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From the Director - 2013


It’s often joked that the phrase “we are living in a time of transition” was first uttered by Adam speaking to Eve. The phrase certainly is familiar, and it’s certainly overused. Still, it’s been hard to avoid that observation recently here in the Institute.

In 2012, UGA President Michael Adams announced his resignation after serving 16 years in that office. After a national search, the university’s sitting provost, Jere Morehead, was selected to become Georgia’s 22nd president. His appointment led to an opening in the provost position, and IHE director Libby Morris was named interim provost. Libby’s assuming such a central role in the affairs of the university is a clear sign of the great respect others on this campus have for her and for her many talents and accomplishments. Libby’s appointment meant new demands on her time. This past spring, she asked me to serve as the Institute’s interim director. Over the past weeks, I’ve been learning on the job, and the welter of new developments has certainly kept things interesting. This year’s IHE Report details the many transitions here in Meigs, so I will simply highlight a few here.

Of course, the most important developments involve the people who make the Institute such a special place, day by day. We are delighted to welcome this fall Professor Tim Cain, who joins us from the University of Illinois. Tim brings to us a very productive research program and excellent teaching credentials. We’ll waste no time in fully involving him in our work. Tim’s arrival reflects the striking recent changes in our faculty composition: only one of our thirteen current core and affiliated faculty members was associated with the Institute eight years ago.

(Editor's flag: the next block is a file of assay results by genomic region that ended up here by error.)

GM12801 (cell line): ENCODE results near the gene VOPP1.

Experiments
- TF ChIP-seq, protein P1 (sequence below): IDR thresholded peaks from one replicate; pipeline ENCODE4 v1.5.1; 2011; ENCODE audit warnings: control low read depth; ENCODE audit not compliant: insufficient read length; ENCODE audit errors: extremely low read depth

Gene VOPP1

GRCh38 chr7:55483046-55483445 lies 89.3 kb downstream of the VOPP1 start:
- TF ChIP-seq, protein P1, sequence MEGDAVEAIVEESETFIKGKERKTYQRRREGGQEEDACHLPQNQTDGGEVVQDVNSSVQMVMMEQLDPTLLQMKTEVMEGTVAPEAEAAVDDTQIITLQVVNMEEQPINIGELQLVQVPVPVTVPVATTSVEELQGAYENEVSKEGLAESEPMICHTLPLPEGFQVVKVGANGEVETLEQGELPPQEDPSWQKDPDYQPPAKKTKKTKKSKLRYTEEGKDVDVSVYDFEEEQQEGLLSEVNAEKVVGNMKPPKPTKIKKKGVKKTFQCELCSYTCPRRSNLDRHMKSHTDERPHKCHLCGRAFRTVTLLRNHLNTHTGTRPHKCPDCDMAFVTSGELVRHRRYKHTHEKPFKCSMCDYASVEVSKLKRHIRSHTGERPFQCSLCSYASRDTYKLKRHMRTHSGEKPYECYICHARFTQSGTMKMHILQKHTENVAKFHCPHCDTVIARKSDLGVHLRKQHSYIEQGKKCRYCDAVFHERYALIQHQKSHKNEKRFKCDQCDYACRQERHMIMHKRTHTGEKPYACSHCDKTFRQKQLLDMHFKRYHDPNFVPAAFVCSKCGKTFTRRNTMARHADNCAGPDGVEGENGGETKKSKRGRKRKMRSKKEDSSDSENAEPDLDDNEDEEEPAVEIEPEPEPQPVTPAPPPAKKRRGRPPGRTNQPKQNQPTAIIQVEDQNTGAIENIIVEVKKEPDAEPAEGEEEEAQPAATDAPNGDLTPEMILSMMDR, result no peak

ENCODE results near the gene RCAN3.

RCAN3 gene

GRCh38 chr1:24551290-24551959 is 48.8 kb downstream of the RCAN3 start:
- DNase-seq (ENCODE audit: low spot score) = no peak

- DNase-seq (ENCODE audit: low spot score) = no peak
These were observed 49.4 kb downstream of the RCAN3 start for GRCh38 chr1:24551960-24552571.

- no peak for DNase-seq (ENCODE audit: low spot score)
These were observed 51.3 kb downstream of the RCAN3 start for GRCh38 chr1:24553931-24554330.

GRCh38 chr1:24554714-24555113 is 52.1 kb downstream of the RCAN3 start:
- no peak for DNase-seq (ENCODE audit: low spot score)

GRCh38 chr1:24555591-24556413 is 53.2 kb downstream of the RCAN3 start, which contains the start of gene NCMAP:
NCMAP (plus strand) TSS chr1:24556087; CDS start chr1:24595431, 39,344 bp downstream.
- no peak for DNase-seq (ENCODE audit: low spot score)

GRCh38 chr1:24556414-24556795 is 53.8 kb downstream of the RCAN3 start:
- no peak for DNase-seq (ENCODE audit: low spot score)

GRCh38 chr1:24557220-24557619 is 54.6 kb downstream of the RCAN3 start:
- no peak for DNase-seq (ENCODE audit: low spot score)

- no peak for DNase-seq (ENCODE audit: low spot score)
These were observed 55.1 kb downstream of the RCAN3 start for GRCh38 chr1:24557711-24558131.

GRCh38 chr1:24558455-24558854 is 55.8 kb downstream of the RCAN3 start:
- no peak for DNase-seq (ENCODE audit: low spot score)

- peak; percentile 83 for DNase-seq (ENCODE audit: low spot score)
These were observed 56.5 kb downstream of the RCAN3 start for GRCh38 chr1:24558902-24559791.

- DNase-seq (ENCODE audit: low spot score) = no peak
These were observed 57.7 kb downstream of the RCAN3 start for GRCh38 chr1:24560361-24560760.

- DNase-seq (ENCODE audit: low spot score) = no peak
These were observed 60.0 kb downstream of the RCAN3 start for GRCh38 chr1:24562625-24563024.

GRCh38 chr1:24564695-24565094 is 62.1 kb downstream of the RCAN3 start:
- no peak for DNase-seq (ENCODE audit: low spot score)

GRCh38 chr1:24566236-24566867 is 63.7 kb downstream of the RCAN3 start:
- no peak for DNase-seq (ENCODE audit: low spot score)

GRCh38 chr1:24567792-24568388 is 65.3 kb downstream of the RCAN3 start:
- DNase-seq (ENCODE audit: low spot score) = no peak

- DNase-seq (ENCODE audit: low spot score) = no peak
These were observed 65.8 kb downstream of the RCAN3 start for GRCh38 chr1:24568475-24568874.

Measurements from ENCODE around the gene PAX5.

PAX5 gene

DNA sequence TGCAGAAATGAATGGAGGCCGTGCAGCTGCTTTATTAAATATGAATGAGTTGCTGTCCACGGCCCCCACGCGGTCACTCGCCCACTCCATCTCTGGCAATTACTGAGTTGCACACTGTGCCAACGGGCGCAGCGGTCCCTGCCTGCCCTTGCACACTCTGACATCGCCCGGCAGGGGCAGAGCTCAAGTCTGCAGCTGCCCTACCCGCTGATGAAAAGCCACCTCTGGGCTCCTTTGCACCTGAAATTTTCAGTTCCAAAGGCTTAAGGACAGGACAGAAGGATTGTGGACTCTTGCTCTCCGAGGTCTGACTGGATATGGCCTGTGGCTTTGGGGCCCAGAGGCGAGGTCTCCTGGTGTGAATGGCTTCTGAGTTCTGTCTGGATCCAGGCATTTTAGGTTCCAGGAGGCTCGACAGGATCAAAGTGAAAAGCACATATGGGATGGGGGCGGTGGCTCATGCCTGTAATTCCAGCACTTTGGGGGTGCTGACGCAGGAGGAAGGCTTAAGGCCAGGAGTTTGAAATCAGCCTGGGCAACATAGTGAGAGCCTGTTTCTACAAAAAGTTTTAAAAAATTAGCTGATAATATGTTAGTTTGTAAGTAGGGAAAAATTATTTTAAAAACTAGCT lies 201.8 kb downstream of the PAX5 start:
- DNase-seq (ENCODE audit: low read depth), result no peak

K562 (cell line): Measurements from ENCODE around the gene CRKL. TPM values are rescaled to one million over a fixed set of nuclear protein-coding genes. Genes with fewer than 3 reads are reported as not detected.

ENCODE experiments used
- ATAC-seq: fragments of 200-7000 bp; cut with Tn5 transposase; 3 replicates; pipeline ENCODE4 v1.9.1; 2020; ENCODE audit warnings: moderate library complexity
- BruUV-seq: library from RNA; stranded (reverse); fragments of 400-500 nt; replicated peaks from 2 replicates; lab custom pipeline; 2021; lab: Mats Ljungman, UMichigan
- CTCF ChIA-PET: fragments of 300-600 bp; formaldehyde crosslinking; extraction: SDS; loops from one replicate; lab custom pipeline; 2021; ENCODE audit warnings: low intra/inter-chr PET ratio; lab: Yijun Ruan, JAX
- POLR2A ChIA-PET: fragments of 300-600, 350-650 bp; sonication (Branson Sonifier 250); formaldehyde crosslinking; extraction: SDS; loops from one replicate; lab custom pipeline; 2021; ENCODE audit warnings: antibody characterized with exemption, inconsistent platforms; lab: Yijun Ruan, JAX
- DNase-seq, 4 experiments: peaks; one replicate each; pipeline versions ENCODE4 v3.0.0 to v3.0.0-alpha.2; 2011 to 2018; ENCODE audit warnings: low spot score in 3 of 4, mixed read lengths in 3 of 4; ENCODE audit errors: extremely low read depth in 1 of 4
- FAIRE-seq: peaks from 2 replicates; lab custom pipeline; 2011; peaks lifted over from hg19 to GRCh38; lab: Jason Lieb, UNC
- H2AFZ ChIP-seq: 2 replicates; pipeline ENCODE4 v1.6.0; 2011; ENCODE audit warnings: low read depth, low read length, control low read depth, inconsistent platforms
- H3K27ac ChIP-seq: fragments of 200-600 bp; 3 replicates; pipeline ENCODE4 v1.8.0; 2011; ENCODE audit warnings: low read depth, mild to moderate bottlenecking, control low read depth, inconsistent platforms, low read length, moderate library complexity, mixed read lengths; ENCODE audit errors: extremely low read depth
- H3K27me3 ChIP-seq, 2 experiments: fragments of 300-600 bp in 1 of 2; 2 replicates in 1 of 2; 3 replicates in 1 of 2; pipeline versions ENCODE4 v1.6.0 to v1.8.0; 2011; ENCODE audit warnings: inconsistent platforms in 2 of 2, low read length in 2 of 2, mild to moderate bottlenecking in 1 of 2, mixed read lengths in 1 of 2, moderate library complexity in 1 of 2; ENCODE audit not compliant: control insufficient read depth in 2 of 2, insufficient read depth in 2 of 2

We also welcome this fall several visiting scholars from abroad, as well as two new post-doctoral associates: Dr. Stevie Upton, from Cardiff University in Wales, and Dr. Sondra Barringer, from the University of Arizona. Both have excellent credentials, both have research interests closely paralleling those of our faculty and students, and both will no doubt add notably to our working climate and productivity.

The Institute faculty remain remarkably productive as scholars. Four have secured significant new external grants, work continues on several existing grant-funded projects, numerous research publications have been produced, presentations have been made around the world, and two have won major professional awards.

On the student side, enrollments have been strong and our entering classes appear extraordinarily well qualified. Over the course of the year, several of our current students have earned significant national honors and produced presentations and publications for nationally competitive outlets. Program completion rates remain very high and, in December, we look forward to the graduation of our second Executive Ed.D. Cohort, once again ably led by Drs. Charles Knapp and Elisabeth Hughes.

In the coming months, we’ll be marking what is special about the Institute in several ways. This fall will bring the 25th annual Louise McBee Lecture. As in years past, the Institute community will celebrate the remarkable accomplishments and contributions of Dr. Louise McBee, a pioneering leader in higher education practice and policy in the South. We are honored that this year’s lecturer will be President Teresa Sullivan of the University of Virginia. The lecture will take place in the University Chapel on December 6 and, as always, all friends of the Institute are cordially invited. Then, with the turn of the new year, we will begin celebrating another milestone: the Institute’s 50th birthday. We’ll be making announcements about these events in coming months.

In the end, it’s important to stress that the Institute’s many recent changes do not mark a transition in what the Institute is at its heart. What motivated its founders fifty years ago remains central now: developing, spreading, and applying knowledge about postsecondary education in the service of educational opportunity and improvement.

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